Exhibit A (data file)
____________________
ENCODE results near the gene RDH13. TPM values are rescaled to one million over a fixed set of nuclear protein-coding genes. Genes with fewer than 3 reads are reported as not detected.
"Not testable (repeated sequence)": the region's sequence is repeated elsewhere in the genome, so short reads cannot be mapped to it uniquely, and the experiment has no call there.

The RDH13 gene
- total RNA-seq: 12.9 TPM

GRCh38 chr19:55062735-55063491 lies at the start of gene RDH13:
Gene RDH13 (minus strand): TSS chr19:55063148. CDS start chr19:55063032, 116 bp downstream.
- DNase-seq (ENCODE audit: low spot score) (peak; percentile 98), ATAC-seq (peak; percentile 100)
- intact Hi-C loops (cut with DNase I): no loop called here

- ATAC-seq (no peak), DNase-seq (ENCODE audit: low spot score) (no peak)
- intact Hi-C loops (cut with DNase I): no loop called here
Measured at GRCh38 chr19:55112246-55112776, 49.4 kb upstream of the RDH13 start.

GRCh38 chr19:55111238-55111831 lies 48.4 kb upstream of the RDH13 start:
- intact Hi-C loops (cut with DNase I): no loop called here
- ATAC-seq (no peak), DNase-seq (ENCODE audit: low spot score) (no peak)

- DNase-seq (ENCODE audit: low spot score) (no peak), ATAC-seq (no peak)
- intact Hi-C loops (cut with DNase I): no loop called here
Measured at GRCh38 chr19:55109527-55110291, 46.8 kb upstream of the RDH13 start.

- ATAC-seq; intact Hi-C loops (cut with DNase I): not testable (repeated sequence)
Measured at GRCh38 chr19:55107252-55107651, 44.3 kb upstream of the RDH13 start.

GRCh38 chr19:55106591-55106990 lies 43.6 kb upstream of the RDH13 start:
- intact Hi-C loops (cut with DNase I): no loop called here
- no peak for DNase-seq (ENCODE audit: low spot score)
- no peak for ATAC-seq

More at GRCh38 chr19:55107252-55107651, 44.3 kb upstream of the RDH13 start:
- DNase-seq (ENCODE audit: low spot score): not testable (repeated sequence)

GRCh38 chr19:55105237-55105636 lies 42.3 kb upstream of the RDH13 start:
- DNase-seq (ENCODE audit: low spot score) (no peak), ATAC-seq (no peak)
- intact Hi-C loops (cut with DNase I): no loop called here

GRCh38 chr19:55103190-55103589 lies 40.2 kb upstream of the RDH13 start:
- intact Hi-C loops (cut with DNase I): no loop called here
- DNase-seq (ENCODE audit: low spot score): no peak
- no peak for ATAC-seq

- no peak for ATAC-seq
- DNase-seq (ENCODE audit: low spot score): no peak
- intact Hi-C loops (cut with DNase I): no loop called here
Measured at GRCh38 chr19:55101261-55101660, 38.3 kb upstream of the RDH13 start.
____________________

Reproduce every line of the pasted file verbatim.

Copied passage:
ENCODE results near the gene RDH13. TPM values are rescaled to one million over a fixed set of nuclear protein-coding genes. Genes with fewer than 3 reads are reported as not detected.
"Not testable (repeated sequence)": the region's sequence is repeated elsewhere in the genome, so short reads cannot be mapped to it uniquely, and the experiment has no call there.

The RDH13 gene
- total RNA-seq: 12.9 TPM

GRCh38 chr19:55062735-55063491 lies at the start of gene RDH13:
Gene RDH13 (minus strand): TSS chr19:55063148. CDS start chr19:55063032, 116 bp downstream.
- DNase-seq (ENCODE audit: low spot score) (peak; percentile 98), ATAC-seq (peak; percentile 100)
- intact Hi-C loops (cut with DNase I): no loop called here

- ATAC-seq (no peak), DNase-seq (ENCODE audit: low spot score) (no peak)
- intact Hi-C loops (cut with DNase I): no loop called here
Measured at GRCh38 chr19:55112246-55112776, 49.4 kb upstream of the RDH13 start.

GRCh38 chr19:55111238-55111831 lies 48.4 kb upstream of the RDH13 start:
- intact Hi-C loops (cut with DNase I): no loop called here
- ATAC-seq (no peak), DNase-seq (ENCODE audit: low spot score) (no peak)

- DNase-seq (ENCODE audit: low spot score) (no peak), ATAC-seq (no peak)
- intact Hi-C loops (cut with DNase I): no loop called here
Measured at GRCh38 chr19:55109527-55110291, 46.8 kb upstream of the RDH13 start.

- ATAC-seq; intact Hi-C loops (cut with DNase I): not testable (repeated sequence)
Measured at GRCh38 chr19:55107252-55107651, 44.3 kb upstream of the RDH13 start.

GRCh38 chr19:55106591-55106990 lies 43.6 kb upstream of the RDH13 start:
- intact Hi-C loops (cut with DNase I): no loop called here
- no peak for DNase-seq (ENCODE audit: low spot score)
- no peak for ATAC-seq

More at GRCh38 chr19:55107252-55107651, 44.3 kb upstream of the RDH13 start:
- DNase-seq (ENCODE audit: low spot score): not testable (repeated sequence)

GRCh38 chr19:55105237-55105636 lies 42.3 kb upstream of the RDH13 start:
- DNase-seq (ENCODE audit: low spot score) (no peak), ATAC-seq (no peak)
- intact Hi-C loops (cut with DNase I): no loop called here

GRCh38 chr19:55103190-55103589 lies 40.2 kb upstream of the RDH13 start:
- intact Hi-C loops (cut with DNase I): no loop called here
- DNase-seq (ENCODE audit: low spot score): no peak
- no peak for ATAC-seq

- no peak for ATAC-seq
- DNase-seq (ENCODE audit: low spot score): no peak
- intact Hi-C loops (cut with DNase I): no loop called here
Measured at GRCh38 chr19:55101261-55101660, 38.3 kb upstream of the RDH13 start.